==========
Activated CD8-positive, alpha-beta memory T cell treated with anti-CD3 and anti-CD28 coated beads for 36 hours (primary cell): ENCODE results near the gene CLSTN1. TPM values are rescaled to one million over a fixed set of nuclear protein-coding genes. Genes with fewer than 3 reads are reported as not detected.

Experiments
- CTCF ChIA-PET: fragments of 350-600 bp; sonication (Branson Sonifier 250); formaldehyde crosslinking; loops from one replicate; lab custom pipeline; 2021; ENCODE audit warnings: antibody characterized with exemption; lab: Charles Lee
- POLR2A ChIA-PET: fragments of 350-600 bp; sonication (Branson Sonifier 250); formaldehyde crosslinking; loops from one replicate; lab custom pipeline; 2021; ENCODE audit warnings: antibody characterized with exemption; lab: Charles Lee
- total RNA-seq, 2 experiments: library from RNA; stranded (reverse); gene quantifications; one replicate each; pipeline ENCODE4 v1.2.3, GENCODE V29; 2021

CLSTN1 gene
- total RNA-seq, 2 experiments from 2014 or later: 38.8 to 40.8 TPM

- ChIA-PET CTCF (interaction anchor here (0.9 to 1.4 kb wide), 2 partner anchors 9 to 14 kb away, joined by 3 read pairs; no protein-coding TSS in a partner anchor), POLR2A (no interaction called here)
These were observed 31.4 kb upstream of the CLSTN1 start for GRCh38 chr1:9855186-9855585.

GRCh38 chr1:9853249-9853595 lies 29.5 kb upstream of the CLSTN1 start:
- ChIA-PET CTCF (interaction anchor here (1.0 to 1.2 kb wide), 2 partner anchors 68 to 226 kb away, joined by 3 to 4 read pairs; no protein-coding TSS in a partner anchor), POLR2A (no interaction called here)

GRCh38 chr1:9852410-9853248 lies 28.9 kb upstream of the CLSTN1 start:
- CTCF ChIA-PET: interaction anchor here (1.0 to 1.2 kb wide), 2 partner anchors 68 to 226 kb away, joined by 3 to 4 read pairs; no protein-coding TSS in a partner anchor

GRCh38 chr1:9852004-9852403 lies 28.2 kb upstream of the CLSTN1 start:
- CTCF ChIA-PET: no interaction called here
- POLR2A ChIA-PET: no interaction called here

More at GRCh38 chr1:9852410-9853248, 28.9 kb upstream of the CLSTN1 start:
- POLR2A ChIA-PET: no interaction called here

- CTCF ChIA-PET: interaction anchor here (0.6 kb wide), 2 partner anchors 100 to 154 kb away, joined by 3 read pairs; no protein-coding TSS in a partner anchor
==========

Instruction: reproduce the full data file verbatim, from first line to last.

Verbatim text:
Activated CD8-positive, alpha-beta memory T cell treated with anti-CD3 and anti-CD28 coated beads for 36 hours (primary cell): ENCODE results near the gene CLSTN1. TPM values are rescaled to one million over a fixed set of nuclear protein-coding genes. Genes with fewer than 3 reads are reported as not detected.

Experiments
- CTCF ChIA-PET: fragments of 350-600 bp; sonication (Branson Sonifier 250); formaldehyde crosslinking; loops from one replicate; lab custom pipeline; 2021; ENCODE audit warnings: antibody characterized with exemption; lab: Charles Lee
- POLR2A ChIA-PET: fragments of 350-600 bp; sonication (Branson Sonifier 250); formaldehyde crosslinking; loops from one replicate; lab custom pipeline; 2021; ENCODE audit warnings: antibody characterized with exemption; lab: Charles Lee
- total RNA-seq, 2 experiments: library from RNA; stranded (reverse); gene quantifications; one replicate each; pipeline ENCODE4 v1.2.3, GENCODE V29; 2021

CLSTN1 gene
- total RNA-seq, 2 experiments from 2014 or later: 38.8 to 40.8 TPM

- ChIA-PET CTCF (interaction anchor here (0.9 to 1.4 kb wide), 2 partner anchors 9 to 14 kb away, joined by 3 read pairs; no protein-coding TSS in a partner anchor), POLR2A (no interaction called here)
These were observed 31.4 kb upstream of the CLSTN1 start for GRCh38 chr1:9855186-9855585.

GRCh38 chr1:9853249-9853595 lies 29.5 kb upstream of the CLSTN1 start:
- ChIA-PET CTCF (interaction anchor here (1.0 to 1.2 kb wide), 2 partner anchors 68 to 226 kb away, joined by 3 to 4 read pairs; no protein-coding TSS in a partner anchor), POLR2A (no interaction called here)

GRCh38 chr1:9852410-9853248 lies 28.9 kb upstream of the CLSTN1 start:
- CTCF ChIA-PET: interaction anchor here (1.0 to 1.2 kb wide), 2 partner anchors 68 to 226 kb away, joined by 3 to 4 read pairs; no protein-coding TSS in a partner anchor

GRCh38 chr1:9852004-9852403 lies 28.2 kb upstream of the CLSTN1 start:
- CTCF ChIA-PET: no interaction called here
- POLR2A ChIA-PET: no interaction called here

More at GRCh38 chr1:9852410-9853248, 28.9 kb upstream of the CLSTN1 start:
- POLR2A ChIA-PET: no interaction called here

- CTCF ChIA-PET: interaction anchor here (0.6 kb wide), 2 partner anchors 100 to 154 kb away, joined by 3 read pairs; no protein-coding TSS in a partner anchor